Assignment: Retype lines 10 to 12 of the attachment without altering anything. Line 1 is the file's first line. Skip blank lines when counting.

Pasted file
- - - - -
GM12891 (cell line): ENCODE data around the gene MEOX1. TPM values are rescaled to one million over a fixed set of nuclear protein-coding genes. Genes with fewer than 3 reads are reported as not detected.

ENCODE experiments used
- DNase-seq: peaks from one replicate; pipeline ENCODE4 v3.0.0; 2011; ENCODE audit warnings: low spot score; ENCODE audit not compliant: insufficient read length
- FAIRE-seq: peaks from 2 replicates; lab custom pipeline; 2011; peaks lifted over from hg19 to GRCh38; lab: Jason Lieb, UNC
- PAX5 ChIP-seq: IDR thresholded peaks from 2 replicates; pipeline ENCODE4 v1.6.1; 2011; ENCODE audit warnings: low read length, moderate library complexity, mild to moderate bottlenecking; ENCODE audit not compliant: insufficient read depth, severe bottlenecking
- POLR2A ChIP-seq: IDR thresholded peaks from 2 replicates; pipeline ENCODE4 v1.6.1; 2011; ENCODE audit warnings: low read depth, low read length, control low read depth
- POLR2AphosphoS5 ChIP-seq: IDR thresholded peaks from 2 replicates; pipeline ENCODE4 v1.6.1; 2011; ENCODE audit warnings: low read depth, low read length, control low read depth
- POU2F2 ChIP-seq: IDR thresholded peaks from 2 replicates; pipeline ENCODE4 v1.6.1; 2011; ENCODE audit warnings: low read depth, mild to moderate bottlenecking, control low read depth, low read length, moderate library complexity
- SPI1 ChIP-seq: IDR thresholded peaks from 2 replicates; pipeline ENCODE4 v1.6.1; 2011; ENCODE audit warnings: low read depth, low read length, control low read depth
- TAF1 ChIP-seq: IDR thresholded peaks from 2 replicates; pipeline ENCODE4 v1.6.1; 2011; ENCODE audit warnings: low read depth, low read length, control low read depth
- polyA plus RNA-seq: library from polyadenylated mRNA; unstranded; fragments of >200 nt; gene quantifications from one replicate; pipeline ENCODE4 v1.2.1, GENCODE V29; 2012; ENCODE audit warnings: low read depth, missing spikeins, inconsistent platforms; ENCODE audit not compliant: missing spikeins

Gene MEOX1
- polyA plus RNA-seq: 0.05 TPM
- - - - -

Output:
- TAF1 ChIP-seq: IDR thresholded peaks from 2 replicates; pipeline ENCODE4 v1.6.1; 2011; ENCODE audit warnings: low read depth, low read length, control low read depth
- polyA plus RNA-seq: library from polyadenylated mRNA; unstranded; fragments of >200 nt; gene quantifications from one replicate; pipeline ENCODE4 v1.2.1, GENCODE V29; 2012; ENCODE audit warnings: low read depth, missing spikeins, inconsistent platforms; ENCODE audit not compliant: missing spikeins

Gene MEOX1